Workout Programs for Catchers

Man sliding into home plate
A baseball catcher is getting someone out. (Image: Comstock/Stockbyte/Getty Images)

Being a quality pitcher is a lot much more than simply catching a pitched ball and returning it to the pitcher. You must also be strong enough and prepared for the physical demands of the sport. During the course of a game catchers squat and stand over 100 times, throw out base runners who try to steal second base, block wild pitches and block the plate from a base runner trying to score. A workout program designed to improve your strength and agility can help you play your position effectively.

Strengthen Your Legs

Squats are an exercise that builds leg power, which catchers need during a game, and to endure a full season behind the plate. Squats can be performed while holding a barbell across your upper back, with dumbbells at your sides or with just your own body weight. To perform a squat, stand with your feet about shoulder-width apart and bend your legs until your thighs are about parallel to the floor. Do a lower number of repetitions with heavier weight to build power and size, and higher reps with lower weight or your body weight for strength and endurance.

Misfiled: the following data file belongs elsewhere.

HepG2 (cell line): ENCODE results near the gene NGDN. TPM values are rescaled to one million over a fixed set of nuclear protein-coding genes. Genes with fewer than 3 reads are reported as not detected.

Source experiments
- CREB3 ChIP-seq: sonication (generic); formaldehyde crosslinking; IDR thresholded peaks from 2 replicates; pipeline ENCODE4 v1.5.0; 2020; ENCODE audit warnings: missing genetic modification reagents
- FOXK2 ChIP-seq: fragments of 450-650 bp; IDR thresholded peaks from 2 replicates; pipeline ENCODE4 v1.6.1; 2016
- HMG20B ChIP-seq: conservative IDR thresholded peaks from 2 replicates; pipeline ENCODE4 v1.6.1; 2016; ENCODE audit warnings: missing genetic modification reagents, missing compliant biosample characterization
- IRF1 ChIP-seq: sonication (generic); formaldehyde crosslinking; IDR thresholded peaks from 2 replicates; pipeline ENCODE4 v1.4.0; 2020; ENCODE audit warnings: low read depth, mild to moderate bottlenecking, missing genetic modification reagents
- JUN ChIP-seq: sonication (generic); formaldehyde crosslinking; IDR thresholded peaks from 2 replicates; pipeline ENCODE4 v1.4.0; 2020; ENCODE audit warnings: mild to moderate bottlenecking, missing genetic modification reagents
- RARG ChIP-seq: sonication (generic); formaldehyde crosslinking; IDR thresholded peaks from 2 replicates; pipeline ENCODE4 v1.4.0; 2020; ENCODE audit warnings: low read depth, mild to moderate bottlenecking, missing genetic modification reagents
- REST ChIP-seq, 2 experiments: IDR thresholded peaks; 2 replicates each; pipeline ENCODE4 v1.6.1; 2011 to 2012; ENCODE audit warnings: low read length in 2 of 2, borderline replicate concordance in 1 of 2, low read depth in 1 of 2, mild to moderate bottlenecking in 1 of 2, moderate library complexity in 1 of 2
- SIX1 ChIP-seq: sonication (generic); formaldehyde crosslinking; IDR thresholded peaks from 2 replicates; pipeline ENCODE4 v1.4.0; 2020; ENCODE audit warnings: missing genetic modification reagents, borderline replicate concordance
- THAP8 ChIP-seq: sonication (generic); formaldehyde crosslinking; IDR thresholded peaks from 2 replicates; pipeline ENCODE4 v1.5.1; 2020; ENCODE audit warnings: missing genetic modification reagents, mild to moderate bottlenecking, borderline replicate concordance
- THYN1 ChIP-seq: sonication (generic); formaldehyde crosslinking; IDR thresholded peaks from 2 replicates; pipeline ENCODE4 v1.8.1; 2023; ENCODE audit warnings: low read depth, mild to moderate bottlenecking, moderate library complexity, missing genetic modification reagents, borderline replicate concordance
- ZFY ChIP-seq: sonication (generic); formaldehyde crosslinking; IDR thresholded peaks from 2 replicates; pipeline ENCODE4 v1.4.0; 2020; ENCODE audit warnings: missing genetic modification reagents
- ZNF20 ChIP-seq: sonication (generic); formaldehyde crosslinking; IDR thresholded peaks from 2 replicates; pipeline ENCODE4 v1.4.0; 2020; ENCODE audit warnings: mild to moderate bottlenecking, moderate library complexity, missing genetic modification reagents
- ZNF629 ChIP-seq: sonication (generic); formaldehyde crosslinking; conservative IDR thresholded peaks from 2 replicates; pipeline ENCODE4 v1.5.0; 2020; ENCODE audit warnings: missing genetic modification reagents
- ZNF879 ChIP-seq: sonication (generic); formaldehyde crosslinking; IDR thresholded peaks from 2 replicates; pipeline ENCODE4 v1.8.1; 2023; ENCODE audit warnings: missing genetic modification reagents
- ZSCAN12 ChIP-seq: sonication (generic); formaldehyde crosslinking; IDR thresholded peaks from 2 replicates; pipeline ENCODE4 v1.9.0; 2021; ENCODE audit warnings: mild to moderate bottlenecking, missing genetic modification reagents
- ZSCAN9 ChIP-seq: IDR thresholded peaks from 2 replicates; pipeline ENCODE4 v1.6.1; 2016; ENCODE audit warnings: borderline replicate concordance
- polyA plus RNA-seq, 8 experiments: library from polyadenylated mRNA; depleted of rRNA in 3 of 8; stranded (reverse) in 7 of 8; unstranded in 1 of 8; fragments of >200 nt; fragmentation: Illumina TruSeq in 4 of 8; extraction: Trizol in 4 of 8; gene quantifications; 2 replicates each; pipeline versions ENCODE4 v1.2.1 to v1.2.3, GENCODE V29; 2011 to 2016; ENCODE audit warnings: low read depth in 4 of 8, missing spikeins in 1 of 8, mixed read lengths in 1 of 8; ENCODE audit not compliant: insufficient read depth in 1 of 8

Improve Your Movement

Side lunges will help strengthen the muscles a catcher needs for lateral movement. Pitches to either side in the dirt must be blocked, and quick lateral movement is the key to getting in front of a wild pitch. Stand with your hands on your hips, or a dumbbell in each hand, then step out to either side into a lunge. At this point, you can step back to the start with your lunging leg or step up with your straight leg and continue in that direction. Perform an equal number of reps on each side.

Improve Your Agility

Footwork is an important aspect of being a catcher. Blocking pitches and pivoting to throw out base runners requires you to be quick on your feet. Incorporating rope jumping into your workout routine will help increase foot speed and coordination. Practice jumping with both feet on the ground at once and with different combinations of one foot.

Lower-Body Plyometrics

Lower-body plyometrics refers to jump training, and it is an effective way to build explosive leg power. You can perform lower-body plyometrics by simply crouching down and jumping as high as you can over and over, or you can create specific exercises. Jumping up onto a bench and down is one effective move, as is performing a half-body turn each time you jump.

Upper-Body Plyometrics

Upper-body plyometrics will strengthen your arms and shoulders, which helps keep your arm strong for all the throwing a catcher has to do. Using a medicine ball, perform explosive throwing movements with both hands, using your arms and legs to generate power. Throw the medicine ball overhead against a wall, to the side against a wall, up and over your head and slam it down into the ground. You can also perform plyometric push-ups by exploding up off the floor in the middle of each repetition.

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